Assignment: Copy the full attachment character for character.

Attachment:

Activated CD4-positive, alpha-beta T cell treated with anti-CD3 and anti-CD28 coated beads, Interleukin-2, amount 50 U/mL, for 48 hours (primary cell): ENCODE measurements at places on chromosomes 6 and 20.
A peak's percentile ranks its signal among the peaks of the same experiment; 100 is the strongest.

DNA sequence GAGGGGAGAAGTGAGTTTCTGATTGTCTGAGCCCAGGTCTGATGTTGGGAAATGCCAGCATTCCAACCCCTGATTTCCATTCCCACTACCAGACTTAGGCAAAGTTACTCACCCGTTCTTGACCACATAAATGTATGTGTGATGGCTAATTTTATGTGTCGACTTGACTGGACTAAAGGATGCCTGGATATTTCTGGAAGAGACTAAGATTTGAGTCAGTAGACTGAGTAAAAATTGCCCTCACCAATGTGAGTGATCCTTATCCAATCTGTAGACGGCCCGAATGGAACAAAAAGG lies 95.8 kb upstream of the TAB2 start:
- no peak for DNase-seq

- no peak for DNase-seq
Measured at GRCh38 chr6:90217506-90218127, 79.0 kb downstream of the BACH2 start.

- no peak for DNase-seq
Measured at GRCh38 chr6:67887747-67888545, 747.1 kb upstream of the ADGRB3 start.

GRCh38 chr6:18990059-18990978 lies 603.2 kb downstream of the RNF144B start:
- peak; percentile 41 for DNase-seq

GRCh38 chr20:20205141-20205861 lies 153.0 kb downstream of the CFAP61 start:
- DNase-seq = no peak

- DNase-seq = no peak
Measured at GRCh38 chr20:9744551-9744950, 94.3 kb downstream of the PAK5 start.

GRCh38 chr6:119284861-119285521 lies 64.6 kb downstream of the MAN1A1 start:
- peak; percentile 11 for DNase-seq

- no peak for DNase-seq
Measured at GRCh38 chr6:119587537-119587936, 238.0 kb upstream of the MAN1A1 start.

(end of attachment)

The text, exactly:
Activated CD4-positive, alpha-beta T cell treated with anti-CD3 and anti-CD28 coated beads, Interleukin-2, amount 50 U/mL, for 48 hours (primary cell): ENCODE measurements at places on chromosomes 6 and 20.
A peak's percentile ranks its signal among the peaks of the same experiment; 100 is the strongest.

DNA sequence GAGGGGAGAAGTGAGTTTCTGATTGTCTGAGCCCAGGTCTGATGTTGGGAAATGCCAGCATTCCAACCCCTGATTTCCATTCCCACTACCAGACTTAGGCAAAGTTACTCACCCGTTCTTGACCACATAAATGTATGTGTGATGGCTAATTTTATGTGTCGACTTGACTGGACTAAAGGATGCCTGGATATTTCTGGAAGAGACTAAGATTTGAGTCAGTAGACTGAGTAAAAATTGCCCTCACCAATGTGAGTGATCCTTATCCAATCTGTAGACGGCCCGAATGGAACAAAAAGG lies 95.8 kb upstream of the TAB2 start:
- no peak for DNase-seq

- no peak for DNase-seq
Measured at GRCh38 chr6:90217506-90218127, 79.0 kb downstream of the BACH2 start.

- no peak for DNase-seq
Measured at GRCh38 chr6:67887747-67888545, 747.1 kb upstream of the ADGRB3 start.

GRCh38 chr6:18990059-18990978 lies 603.2 kb downstream of the RNF144B start:
- peak; percentile 41 for DNase-seq

GRCh38 chr20:20205141-20205861 lies 153.0 kb downstream of the CFAP61 start:
- DNase-seq = no peak

- DNase-seq = no peak
Measured at GRCh38 chr20:9744551-9744950, 94.3 kb downstream of the PAK5 start.

GRCh38 chr6:119284861-119285521 lies 64.6 kb downstream of the MAN1A1 start:
- peak; percentile 11 for DNase-seq

- no peak for DNase-seq
Measured at GRCh38 chr6:119587537-119587936, 238.0 kb upstream of the MAN1A1 start.